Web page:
By Samantha Gardner

Its far worse than anyone thought. New York City’s housing crisis is a crippling reality at the start of 2019. And this crisis is accelerating – with no immediate prospects for slowing down – as low-rent apartment stocks continue to rapidly decline. In fact, CARIBBEAN TIMES NEWS can report that U.S. Census Bureau data revealed that more than 400,000 apartments with “affordable” rents of less than $1,000 per month disappeared from the city’s housing inventory between 2000 and 2012 as median rents increased by 75 percent. According to information of New York City’s Comptroller Scott Stringer’s office “the housing affordability gap has not improved, and has actually accelerated since 2014.”

“Between 2005 and 2017, rising rents led to the disappearance of 425,492 apartments renting for $900 or less (in 2017 dollars) from the City’s housing inventory,” said the comptroller’s report. “The largest share of these units—40 percent, or 428,000 apartments—saw their rents increase to between $1,051 and $1,500.” Meanwhile, apartments with rents more than $2,700/month increased by roughly 238,000 units.

And its not the Mayor Bill DeBlasio Administration has not been desperately to curb this humungous problem. It has been struggling to remain on course to build the 300,000 promised units of affordable housing by 2026. Then there is the question of what is exactly “affordable” housing in today’s context with the median income for a family of four in Brooklyn just over $32,000 annually.

This affordable issue has been the resulting impact of a number of factors that have all negatively contributed to the City’s rapidly rising housing costs. First is the city’s housing supply that has not been able to keep up with its population growth. For example, between 2005 and 2016, the City added an estimated 576,000 residents—but a paltry 76,211 net new housing units of occupied rental housing. This automatically triggered sharp rise in housing costs in all five boroughs.

Second contributing factor was the deliberate shift to more middle- and high-priced rentals – especially in rapidly gentrified Brooklyn –  that continued erosion in the city’s inventory of rent-regulated housing. “[T]he City lost 88,518 units of rent-regulated housing between 2005 and 2017—more than the entire addition to the stock of occupied rental housing,” said the Comptroller’s report. “More regulated units were removed from the inventory than were added in every year except 2017, when a large number of rental units were stabilized after the renewal of the 421-a program.” [See below].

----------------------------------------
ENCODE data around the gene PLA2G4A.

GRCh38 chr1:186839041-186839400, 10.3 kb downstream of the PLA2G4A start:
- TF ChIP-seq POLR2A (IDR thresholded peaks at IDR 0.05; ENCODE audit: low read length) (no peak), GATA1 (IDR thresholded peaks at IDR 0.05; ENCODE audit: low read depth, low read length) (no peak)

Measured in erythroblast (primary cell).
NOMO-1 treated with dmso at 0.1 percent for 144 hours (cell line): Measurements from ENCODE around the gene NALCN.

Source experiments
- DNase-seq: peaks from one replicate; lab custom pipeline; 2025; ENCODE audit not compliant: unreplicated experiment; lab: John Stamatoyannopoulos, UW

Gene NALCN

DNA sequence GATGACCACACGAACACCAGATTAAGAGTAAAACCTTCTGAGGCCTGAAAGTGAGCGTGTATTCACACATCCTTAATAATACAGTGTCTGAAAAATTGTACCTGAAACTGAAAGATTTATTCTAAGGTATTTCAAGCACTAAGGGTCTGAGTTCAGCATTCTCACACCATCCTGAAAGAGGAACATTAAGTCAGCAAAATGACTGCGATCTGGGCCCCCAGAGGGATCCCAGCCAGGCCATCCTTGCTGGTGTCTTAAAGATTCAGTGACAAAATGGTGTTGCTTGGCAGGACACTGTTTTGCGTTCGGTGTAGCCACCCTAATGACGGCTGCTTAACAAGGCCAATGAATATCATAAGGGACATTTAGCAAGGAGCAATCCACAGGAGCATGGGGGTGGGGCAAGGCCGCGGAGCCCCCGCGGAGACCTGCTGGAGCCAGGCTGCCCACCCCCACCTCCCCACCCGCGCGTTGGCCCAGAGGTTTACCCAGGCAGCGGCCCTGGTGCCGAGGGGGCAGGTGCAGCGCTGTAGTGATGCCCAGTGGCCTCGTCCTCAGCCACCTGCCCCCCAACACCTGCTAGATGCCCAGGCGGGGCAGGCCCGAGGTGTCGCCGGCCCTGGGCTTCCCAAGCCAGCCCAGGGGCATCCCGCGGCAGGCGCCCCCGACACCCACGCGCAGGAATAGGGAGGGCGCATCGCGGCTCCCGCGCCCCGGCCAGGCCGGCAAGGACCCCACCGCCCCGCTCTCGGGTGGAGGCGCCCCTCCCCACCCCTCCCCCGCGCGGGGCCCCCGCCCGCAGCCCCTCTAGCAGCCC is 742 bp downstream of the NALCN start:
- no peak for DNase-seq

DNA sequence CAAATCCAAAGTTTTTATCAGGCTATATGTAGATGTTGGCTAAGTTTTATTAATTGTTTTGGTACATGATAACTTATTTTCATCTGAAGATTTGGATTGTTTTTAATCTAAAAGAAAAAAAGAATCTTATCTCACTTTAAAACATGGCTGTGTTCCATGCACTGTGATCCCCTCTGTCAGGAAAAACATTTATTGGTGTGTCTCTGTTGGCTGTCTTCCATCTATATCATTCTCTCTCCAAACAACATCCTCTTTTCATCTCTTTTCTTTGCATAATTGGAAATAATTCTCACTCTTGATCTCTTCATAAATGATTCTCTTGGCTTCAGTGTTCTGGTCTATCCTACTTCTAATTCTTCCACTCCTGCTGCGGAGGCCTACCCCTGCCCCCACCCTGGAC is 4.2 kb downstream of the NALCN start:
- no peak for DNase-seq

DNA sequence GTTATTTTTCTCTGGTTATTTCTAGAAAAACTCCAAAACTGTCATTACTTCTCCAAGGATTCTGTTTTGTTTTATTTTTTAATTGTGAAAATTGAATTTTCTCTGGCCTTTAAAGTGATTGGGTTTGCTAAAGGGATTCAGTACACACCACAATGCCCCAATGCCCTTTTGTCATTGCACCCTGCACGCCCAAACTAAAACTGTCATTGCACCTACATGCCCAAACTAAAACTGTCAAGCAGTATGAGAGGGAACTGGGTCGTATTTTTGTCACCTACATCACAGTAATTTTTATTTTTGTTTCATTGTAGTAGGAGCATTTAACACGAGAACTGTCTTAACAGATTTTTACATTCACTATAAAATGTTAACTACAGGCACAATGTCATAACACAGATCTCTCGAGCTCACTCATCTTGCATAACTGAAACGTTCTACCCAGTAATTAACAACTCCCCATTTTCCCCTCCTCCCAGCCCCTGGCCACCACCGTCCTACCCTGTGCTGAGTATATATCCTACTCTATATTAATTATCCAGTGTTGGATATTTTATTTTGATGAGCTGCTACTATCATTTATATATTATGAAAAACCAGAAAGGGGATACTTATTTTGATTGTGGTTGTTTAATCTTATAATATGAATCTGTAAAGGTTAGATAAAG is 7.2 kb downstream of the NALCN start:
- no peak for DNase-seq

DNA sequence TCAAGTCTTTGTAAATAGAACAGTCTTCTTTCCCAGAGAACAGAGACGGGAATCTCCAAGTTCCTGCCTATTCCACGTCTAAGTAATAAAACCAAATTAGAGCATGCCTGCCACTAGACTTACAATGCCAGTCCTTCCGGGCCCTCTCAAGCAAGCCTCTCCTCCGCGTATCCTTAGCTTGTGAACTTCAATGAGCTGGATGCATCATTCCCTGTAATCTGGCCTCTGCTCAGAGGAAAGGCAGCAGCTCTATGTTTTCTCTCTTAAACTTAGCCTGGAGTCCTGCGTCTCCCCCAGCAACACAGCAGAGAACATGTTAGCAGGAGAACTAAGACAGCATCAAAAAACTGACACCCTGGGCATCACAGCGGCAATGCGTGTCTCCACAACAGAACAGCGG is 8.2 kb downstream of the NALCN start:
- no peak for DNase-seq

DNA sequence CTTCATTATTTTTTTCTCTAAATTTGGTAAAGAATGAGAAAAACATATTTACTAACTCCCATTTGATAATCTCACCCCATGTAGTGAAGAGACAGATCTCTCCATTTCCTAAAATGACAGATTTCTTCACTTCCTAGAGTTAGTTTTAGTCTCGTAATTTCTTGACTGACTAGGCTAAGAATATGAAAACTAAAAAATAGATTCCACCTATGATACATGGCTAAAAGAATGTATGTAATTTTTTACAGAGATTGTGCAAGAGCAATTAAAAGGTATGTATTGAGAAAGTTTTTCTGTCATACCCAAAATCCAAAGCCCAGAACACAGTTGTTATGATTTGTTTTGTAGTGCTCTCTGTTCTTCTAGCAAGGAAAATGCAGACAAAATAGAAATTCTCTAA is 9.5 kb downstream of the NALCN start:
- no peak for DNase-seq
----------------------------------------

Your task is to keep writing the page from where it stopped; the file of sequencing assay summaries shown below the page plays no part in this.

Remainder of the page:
The DeBlasio Administration has defended its housing policies and claims that its doing all in its power to deal with the crisis. It says that its tackling the crisis aggressively and directly and using every tool available to build new affordable apartments, preserve the ones it has and stop bad landlords in their tracks. The city says in a statement that “since 2014, we have financed 109,767 affordable homes, 40 percent of which are affordable to families making less than $47,000 a year. The key is strengthening state rent laws and we will work aggressively with partners in Albany next session to enact stronger rent laws and eliminate the vacancy bonus.”

Decreasing Number of Affordable, Low-Cost Units

Between 2005 and 2017, rising rents led to the disappearance of over 425,000 apartments renting for $900 or less (in 2017 dollars) from the City’s housing inventory.  Over half of these units – 55 percent, or more than 235,000 apartments – saw their rents increase to between $1,051 and $1,650. Apartments renting for over $2,700 per month more than doubled, increasing by approximately 111,000 units.

What is 421-a?

Put simply, the program gives developers a 10-year tax exemption for building a multi-unit residential project on vacant land. But its potential expiration won’t just hit developers—it could affect residents as well. The exemption can also be applied to developers building affordable housing units, but that’s a little more complicated.]

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